with high concentrations of open jobs. Though it’s
great for
current homeowners
, who see the value of their houses rise
thanks to a lack of supply, such restrictive practices hurt the
wider economy. A
study published last year
by the University of Chicago’s
Booth School of Business, for example, estimates that the U.S.
economy is 14 percent smaller as a result of constraints on housing
development.

An
Obama administration proposal
to cut back on such regulations
summarized the situation well:

Too many of the communities with the most dynamic growth have
pulled up those ladders behind them — often
unintentionally — by creating conditions that make it
impossible for families to find affordable housing in the same
communities where they can find jobs.

Efforts advanced by pro-development, or YIMBY (“yes in my
backyard”), groups to push back against these rules include
streamlining permitting processes, eliminating
parking requirements
(which add to the cost of new
construction), encouraging transit-oriented
developments
, and changing zoning laws to allow for more
high-density projects.
Inclusionary zoning
policies, which require developers to
include a certain number of affordable units within a larger
market-rate development, have also been enacted in cities like New
York.

Ultimately, advocates across the spectrum feel local control
only entrenches established power, and that state and federal
governments should promote more policies that create affordable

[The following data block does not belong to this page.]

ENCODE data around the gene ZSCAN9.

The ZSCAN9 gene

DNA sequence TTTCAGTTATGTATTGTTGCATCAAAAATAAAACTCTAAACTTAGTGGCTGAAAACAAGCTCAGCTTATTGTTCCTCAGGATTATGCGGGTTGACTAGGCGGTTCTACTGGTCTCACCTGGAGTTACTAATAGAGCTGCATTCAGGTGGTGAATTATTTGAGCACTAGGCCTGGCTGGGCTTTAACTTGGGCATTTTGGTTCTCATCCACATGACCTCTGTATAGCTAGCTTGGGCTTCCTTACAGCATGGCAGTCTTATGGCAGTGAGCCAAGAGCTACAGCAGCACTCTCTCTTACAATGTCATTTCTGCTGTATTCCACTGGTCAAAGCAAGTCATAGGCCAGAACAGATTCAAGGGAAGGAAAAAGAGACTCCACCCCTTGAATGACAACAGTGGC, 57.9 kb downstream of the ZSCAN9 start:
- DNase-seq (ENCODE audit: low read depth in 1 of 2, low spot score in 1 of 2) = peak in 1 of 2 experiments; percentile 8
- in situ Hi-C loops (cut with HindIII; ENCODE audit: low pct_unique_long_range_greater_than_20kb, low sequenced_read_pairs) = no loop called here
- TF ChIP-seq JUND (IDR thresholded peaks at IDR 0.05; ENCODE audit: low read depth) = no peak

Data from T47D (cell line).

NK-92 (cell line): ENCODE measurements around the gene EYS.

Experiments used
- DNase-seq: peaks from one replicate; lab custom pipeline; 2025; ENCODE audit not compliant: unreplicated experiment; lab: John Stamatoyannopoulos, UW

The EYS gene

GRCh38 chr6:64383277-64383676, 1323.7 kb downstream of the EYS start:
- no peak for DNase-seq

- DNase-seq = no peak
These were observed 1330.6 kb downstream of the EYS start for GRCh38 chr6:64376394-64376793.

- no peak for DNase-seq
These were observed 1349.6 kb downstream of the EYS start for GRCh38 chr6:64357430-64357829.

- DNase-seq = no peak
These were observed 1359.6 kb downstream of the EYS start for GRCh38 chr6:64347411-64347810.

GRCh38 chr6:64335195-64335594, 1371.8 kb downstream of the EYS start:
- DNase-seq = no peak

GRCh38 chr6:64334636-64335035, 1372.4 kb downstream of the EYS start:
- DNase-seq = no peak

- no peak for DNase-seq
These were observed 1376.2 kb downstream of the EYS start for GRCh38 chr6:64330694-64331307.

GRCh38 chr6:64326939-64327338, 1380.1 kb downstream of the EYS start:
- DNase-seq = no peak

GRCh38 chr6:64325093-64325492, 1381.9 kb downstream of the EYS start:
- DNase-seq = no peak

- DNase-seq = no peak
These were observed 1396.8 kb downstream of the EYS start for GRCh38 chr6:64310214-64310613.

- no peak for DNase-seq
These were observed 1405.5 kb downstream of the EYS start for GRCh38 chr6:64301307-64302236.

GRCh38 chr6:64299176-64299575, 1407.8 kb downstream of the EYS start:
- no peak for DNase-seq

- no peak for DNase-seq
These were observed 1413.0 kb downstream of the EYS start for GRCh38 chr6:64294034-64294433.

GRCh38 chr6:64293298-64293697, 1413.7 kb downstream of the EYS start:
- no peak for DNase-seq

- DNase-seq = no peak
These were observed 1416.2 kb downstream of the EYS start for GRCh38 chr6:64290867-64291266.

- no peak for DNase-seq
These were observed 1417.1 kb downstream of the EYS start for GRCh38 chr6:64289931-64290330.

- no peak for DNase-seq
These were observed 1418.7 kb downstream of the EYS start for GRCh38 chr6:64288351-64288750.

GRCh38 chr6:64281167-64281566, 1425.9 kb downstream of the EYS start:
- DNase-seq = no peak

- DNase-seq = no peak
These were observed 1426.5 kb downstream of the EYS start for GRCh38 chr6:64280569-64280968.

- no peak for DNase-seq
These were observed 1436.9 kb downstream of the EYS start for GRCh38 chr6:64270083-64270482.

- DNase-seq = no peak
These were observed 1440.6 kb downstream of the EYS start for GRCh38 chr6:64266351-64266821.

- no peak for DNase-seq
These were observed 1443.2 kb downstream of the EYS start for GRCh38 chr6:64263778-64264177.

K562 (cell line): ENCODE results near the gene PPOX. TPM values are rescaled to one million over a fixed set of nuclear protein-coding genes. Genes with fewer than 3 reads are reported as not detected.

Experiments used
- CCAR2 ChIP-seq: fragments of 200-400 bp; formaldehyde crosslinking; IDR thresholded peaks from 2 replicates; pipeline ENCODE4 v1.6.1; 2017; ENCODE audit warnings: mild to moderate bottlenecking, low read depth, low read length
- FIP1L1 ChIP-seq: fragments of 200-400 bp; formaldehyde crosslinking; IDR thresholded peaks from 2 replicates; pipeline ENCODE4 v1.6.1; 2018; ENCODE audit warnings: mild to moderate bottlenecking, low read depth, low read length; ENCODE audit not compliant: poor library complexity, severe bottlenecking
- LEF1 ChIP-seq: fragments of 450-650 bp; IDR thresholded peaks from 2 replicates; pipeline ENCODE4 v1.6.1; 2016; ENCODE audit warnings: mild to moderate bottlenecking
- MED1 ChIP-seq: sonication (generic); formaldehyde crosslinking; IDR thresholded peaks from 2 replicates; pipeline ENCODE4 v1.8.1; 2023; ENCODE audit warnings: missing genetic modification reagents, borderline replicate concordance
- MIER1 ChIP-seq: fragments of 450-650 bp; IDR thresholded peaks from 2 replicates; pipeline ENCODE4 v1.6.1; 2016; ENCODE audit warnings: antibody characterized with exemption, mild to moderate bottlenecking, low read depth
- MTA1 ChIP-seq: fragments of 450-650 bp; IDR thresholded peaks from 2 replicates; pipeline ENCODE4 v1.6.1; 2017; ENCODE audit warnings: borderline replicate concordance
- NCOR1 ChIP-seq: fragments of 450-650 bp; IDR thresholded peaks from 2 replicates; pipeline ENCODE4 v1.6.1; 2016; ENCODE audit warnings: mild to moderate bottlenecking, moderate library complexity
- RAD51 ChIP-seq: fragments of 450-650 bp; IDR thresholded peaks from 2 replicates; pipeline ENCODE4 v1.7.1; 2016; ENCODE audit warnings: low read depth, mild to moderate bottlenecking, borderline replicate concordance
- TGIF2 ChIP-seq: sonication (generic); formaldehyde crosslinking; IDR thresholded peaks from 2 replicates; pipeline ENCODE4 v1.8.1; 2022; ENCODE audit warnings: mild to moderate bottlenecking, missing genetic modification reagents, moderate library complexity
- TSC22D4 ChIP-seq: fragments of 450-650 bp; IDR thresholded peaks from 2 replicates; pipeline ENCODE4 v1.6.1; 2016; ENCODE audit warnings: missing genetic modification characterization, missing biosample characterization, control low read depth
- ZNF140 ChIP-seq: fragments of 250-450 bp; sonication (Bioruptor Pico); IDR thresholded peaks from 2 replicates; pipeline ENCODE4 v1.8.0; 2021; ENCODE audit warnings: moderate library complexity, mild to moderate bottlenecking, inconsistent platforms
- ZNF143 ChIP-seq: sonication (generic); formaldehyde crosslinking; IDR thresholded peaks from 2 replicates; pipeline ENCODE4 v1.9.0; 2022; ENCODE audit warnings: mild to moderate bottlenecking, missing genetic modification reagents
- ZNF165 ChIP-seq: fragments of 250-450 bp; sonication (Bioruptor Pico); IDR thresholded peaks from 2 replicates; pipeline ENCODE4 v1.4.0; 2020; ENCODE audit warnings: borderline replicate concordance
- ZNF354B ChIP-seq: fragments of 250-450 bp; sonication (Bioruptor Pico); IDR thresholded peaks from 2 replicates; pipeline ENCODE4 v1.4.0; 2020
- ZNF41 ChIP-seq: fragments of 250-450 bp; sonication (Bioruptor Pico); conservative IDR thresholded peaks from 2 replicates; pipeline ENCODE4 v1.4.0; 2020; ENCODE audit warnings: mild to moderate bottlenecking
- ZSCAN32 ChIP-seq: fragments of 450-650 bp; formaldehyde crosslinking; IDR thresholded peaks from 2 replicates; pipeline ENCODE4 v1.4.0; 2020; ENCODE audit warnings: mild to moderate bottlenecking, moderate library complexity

housing. One of the most famous of these proposals,
California’s SB 50
, which is currently being debated in the
state legislature, would allow for more dense housing development
near transit hubs across the state, regardless of local rules.

Affordable housing is a transportation issue, too

The “affordability” of housing isn’t all about the housing
itself: As rising rents and home prices push low- and middle-income
households
farther
from major urban centers—where the greatest number of
jobs and the most robust public transit systems tend to be—lower
housing costs in suburbs and exurbs get offset by increased
spending on transportation.

Much of this sprawl can be
attributed
to zoning choices made at the city level that have
created expensive downtown business districts. This means
middle-class workers living outside of the city center must rely on
inconsistent public transit systems or long car commutes. A 2016
Brookings Institute
study
found that communities of color and high-poverty
neighborhoods saw the highest decline in job proximity between 2000
and 2012.

Take, for example,
Phoenix, Arizona
, a city characterized by sprawl and its lack
of a strong public transit system. Phoenix residents across income
brackets spend
nearly 50 percent of their earnings on housing and
transportation.

In other words, there’s more to consider than just the rent. A

report
from Harvard’s Joint Center on Housing Studies
examined household expenditures at varying income levels and showed
that as housing costs decreased, the share of income spent on
transportation
increased
by up to five times.

And that’s not to mention
increased time spent commuting to and from work
, which eats
into leisure and sleep. Among the working poor, who already feel
burdened by an ever-growing affordability crisis and stagnant
wages, this can be a tradeoff that’s hard to stomach.

Transit access underscores how the affordability crisis, and the
increasing distance between affordable homes and good jobs, warps
so many aspects of how and where we live. As with public policy and
labor and materials shortages, transportation is another aspect of
this multifaceted crisis and will need to be taken into account in
the hunt for a lasting solution.

Source: FS – All – Architecture 10
The U.S. has an affordable housing crisis. Here’s why